Posts Tagged ‘Congress’


My latest at LobeLog reviewing John Kerry’s recent testimony before Congress and the ripples on the Israeli right in response to the collapse of the talks, at least for now.

Also, Dimi Reider has a piece up at 972 Magazine which goes well with mine.

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It’s easy to feel like one is trapped in some sort of alternate reality where the world is just a big funhouse of mirrors these days. After

US Secretary of State John Kerry is greeted by Israeli Prime Minister Benjamin Netanyahu as he arrives at his office in Jerusalem on March 31, 2014, for peace talks with his government and Palestinian Authority leaders. Credit: State Department

US Secretary of State John Kerry is greeted by Israeli Prime Minister Benjamin Netanyahu as he arrives at his office in Jerusalem on March 31, 2014, for peace talks with his government and Palestinian Authority leaders. Credit: State Department

decades of right wing Israelis and even more radically right wing American Jews campaigning for the release of Jonathan Pollard, his release might actually happen. But it will not be a result of the right wing campaign, nor will it be the US playing its ace in the hole with Israel for some extraordinary Israeli concessions. It won’t even be some dramatic gesture of friendship or a “humanitarian” gesture now that Pollard is old and has been reportedly sickly.

No, Pollard might be released so that the talks between Israel and the Palestinians, which have gone on for eight months with noting but negativity resulting from them, can continue pointlessly. All this time, freeing Pollard has been one thing every administration has refused to do, and now they will do it for, essentially, nothing. Why? I explore this and other questions today at LobeLog.

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An edited version of this article first appeared in LobeLog

Palestinian Authority President Mahmoud Abbas met with U.S. President Barack Obama this week, following in the footsteps of

Abbas and Obama confer at the White House

Abbas and Obama confer at the White House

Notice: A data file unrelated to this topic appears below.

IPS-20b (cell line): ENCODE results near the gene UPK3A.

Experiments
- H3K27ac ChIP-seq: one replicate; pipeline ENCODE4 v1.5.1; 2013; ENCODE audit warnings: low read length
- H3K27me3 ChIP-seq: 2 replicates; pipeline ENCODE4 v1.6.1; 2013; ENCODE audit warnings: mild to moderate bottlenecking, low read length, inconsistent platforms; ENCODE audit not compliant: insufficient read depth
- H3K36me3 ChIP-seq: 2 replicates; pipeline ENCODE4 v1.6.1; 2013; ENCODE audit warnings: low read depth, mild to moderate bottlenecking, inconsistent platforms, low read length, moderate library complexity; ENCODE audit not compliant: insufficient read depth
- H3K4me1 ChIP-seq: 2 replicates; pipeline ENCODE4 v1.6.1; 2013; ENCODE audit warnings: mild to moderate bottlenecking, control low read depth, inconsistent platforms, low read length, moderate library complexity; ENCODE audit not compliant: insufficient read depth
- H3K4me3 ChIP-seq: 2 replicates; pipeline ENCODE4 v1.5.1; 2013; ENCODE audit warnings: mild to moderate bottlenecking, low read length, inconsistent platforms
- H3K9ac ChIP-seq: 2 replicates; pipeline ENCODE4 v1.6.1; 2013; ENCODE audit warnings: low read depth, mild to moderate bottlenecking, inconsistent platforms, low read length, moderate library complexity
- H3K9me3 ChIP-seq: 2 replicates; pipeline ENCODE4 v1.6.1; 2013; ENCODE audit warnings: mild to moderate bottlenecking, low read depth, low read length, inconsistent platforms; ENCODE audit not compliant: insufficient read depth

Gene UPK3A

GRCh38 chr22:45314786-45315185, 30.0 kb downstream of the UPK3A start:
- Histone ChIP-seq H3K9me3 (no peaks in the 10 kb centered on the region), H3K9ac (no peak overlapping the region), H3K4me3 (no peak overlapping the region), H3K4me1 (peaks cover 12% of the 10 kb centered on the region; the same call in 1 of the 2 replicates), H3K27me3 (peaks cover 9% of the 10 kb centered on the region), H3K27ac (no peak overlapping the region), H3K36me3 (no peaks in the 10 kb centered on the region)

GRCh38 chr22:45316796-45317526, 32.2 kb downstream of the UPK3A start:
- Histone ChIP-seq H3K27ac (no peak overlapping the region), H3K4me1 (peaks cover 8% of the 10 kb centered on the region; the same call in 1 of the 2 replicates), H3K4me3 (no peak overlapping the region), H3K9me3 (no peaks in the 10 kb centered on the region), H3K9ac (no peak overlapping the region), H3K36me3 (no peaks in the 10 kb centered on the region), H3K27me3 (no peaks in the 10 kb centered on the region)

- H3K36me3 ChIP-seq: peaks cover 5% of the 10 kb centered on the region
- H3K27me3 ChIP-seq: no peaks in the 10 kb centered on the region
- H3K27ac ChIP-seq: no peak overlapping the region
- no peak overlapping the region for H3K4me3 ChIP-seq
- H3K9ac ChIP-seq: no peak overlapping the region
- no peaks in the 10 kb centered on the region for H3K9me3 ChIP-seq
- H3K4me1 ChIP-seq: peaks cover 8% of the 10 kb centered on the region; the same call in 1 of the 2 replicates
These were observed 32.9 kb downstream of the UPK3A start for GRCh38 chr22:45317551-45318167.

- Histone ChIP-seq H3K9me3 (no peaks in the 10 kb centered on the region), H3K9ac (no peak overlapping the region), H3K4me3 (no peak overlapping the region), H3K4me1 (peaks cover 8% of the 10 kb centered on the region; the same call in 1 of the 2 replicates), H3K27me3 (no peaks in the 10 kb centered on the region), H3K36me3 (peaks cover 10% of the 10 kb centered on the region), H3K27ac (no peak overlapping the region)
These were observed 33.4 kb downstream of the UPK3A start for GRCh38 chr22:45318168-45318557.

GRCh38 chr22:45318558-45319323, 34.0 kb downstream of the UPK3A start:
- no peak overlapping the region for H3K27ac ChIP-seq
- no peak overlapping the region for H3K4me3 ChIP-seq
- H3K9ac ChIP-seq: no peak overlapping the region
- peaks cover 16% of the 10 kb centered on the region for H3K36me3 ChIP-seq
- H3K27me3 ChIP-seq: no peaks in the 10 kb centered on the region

Israeli Prime Minister Benjamin Netanyahu earlier in the month. But unlike Netanyahu, Abbas is a much less heralded, or even well-known figure in Washington. And, above all, he is a man with far fewer options.

With a deadline looming at the end of April by which U.S. Secretary of State John Kerry had promised first to broker a permanent Israel-Palestine agreement and, later, a more modest goal of a framework for continuing talks, Abbas arrived in Washington with little to offer and less room to make further concessions. It’s a familiar position for the Palestinian leader, one he has been in since 2004, when he assumed the leadership of the Palestine Liberation Organization (PLO) upon the death of Yasir Arafat.

Arafat was a universally respected leader to the Palestinian people, even, grudgingly, among his rivals; a fighter who had proven his worth in conflict. Abbas, by contrast, had long been Arafat’s number two, but he was more intellectual, having been an advocate, a resistance politician and a fundraiser for most of his time in exile and then after his return to the Palestinian Territories in 1994. (more…)

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My latest piece at LobeLog reviews the failure of virtually all of Benjamin Netanyahu’s objectives during his trip to the United States last week. I strongly recommend it.

I hope to have something up on LobeLog later today about the spasm of violence in Gaza and Southern Israel. Here’s a hint: I don’t think it is what it seems to be.

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This article originally appeared at LobeLogKerry Lieberman

As US Secretary of State John Kerry pursues talks in Jerusalem and Ramallah, political opportunists on all sides are trying to seize the moment to advance their goals.

Kerry emerged from his second day of meetings with Palestinian President Mahmoud Abbas trying to maintain some public faith in his efforts. Between his meetings with Israeli Prime Minister Benjamin Netanyahu and Abbas, Kerry stopped to preach his gospel of hope to some visiting Jewish students from the US, and later, after his meeting with Abbas said that some progress had been made toward the framework agreement he is hoping to achieve. (more…)

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